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Sea Turtle and Hatching Baby Turtles Watch

Posted by CDS Real Estate on December 6, 2016

We were looking forward to see the (elusive) sea turtles this year…

For months we were looking forward to see one of the Leatherback Turtles or a Green Turtle. But with no results. One day on the beach we discovered a dog frantically digging in the sand and we were sure it was not a crab it was hunting. The next day we knew what it was looking for. Small white leather-like paper shells were scattered on that spot. Covered in jelly. Some already dried out and turned into something that feels like parchment. This evidently told us, the mother Turtles were on this beach before. Will be see one this year? And if we see one, what are things we are allowed to do? What are the things we really mus NOT do? When is the best season to come to Tobago to see a sea turtle?

First of all: Which sea turtles comes to Tobago shores?

The Leatherback Turtle (Latin name: Dermochelys coriacea)

These ancient animals have been swimming the world’s oceans for over million years! Leatherbacks do not have a bony shell. They get their name from the dark rubbery flexible shell which is marked by seven ridges and allows them to withstand the pressure of diving up to 4,000 feet / 1219.2 Meters (m) below the surface of the sea.

The Leatherback Turtle is the largest of all living turtles!

Size, Weight & Habitat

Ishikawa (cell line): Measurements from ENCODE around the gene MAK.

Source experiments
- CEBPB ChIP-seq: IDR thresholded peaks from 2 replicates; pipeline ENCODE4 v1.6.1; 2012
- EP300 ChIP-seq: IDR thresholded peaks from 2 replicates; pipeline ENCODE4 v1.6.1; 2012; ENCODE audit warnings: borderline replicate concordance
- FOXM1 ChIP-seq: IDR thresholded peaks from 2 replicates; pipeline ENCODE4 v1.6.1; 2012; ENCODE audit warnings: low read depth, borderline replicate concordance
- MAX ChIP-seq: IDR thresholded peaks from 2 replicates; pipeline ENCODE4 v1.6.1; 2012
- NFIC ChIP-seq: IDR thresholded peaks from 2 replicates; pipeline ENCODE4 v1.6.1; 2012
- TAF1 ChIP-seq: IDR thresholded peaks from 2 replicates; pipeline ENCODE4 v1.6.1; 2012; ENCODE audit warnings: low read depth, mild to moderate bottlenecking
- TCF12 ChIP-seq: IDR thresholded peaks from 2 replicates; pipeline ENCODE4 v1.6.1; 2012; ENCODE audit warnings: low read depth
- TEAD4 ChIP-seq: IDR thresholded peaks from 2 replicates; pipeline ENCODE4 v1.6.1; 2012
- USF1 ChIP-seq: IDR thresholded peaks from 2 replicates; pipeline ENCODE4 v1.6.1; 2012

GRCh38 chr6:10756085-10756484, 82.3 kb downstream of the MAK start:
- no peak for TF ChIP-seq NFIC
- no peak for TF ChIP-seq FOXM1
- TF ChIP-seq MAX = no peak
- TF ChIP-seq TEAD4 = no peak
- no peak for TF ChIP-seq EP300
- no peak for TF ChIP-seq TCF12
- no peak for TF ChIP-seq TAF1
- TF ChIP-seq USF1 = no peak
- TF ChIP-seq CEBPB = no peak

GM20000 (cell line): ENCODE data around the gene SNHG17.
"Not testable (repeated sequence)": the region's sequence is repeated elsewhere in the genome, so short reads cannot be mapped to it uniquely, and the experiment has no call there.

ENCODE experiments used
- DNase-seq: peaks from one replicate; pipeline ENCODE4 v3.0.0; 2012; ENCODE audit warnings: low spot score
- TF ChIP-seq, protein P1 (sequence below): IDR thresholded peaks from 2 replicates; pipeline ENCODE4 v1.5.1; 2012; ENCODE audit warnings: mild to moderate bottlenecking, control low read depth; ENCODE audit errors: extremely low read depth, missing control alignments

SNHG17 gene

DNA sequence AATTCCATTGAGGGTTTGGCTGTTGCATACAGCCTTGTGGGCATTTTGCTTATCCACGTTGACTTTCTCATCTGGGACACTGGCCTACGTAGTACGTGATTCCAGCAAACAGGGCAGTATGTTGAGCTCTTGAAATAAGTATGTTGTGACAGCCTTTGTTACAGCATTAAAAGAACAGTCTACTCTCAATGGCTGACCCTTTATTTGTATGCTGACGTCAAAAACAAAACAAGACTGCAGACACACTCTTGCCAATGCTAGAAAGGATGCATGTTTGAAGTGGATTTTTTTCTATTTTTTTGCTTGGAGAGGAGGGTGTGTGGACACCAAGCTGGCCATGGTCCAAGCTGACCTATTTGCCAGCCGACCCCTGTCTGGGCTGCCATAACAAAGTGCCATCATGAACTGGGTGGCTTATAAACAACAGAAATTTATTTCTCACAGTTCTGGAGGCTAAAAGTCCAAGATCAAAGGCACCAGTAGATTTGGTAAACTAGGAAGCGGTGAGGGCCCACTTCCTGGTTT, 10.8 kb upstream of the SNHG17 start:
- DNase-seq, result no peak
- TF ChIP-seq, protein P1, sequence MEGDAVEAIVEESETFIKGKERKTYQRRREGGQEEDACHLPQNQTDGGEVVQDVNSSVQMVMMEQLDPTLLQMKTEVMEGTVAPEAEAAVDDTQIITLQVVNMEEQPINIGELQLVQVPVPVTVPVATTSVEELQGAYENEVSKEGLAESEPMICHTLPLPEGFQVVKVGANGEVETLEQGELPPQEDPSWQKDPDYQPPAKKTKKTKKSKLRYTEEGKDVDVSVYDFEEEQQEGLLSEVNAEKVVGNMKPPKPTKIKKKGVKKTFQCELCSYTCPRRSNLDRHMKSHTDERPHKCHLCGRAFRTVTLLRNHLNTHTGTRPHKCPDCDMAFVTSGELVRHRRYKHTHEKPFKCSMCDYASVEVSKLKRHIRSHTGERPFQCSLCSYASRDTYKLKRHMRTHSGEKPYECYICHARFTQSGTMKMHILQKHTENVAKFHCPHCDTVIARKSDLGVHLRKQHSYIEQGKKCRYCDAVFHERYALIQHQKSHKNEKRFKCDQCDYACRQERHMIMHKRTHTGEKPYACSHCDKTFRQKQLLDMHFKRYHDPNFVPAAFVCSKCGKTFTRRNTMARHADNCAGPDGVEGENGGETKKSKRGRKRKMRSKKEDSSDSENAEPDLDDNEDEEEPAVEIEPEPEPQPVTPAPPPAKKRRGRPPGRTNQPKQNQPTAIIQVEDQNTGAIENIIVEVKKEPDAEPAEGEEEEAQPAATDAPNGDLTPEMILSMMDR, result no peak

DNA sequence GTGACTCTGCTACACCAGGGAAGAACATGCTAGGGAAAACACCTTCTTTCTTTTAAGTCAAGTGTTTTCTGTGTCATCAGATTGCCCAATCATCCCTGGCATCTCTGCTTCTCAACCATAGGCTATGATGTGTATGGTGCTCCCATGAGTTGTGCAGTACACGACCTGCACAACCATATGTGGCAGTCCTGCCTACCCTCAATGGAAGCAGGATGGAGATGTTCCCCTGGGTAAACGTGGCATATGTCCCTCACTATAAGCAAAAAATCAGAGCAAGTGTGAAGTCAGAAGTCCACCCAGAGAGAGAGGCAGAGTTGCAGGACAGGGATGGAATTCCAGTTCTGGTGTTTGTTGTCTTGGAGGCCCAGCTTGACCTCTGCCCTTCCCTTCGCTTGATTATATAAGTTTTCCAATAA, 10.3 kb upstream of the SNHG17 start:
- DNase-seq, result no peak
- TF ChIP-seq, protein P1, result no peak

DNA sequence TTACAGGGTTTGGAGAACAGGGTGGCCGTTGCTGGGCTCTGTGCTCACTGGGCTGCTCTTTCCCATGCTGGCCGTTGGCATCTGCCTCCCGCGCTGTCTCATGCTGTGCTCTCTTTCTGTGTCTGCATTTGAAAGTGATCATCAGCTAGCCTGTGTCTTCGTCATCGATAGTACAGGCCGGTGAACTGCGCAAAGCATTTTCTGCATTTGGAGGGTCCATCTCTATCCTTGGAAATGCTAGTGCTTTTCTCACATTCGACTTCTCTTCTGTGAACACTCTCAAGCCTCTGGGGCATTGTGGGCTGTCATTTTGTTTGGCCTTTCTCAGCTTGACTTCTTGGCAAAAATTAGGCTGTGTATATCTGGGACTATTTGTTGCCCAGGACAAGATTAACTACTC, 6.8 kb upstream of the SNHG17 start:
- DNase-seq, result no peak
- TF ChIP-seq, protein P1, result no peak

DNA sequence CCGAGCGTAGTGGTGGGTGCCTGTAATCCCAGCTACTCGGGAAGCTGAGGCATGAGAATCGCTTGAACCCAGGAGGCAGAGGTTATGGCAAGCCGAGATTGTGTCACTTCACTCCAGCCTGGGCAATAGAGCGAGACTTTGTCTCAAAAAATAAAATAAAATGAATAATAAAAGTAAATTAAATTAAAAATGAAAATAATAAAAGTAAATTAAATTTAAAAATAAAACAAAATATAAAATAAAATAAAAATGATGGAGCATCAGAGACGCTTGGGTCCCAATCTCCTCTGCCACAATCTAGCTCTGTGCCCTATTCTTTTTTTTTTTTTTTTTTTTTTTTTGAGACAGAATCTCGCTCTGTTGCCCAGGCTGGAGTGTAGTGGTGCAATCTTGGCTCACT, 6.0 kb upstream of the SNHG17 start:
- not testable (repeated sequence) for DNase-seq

• Up to 2000 lbs / 900+ kilo
  • 10 Feet / 3 meters in length. Think of a small car!
  • Average size: 5-7 feet  / 1 – 2 meters
  • Average weight: 1000 lbs  / 450 kilo
  • They can be found in all the world’s oceans

Leatherbacks in Trinidad & Tobago

The number one species nesting in Trinidad in Tobago are the Leatherback Turtles. This important nesting population is the third largest in the world. Leatherbacks come from as far as Africa, Canada and the UK to nest on our beaches. The most important nesting sites in Trinidad are Matura Bay, Fishing Pond, and Grande Riviere and Turtle Beach in Tobago.

Turtle Nesting Grounds in the World Trinidad and Tobago is the 3rd Largest

Turtle Nesting Grounds in the World. The red spots are the largest ones including T&T.

Endangered Species

Because of their huge size, a fully grown leatherbacks only natural predators are sharks, killer whales and humans. Their greatest threat worldwide is the commercial fishing industry, especially the practices of long lining and drift netting. Because sea turtles are air-breathing reptiles and when they come up to breathe they might get entangled in fishing gear, trapped underwater they will eventually drown. Poaching of nesting females during the nesting season is a second huge threat to this critically endangered species. Because of all this, their numbers are getting smaller and smaller. Thus they are listed as vulnerable by the IUCN.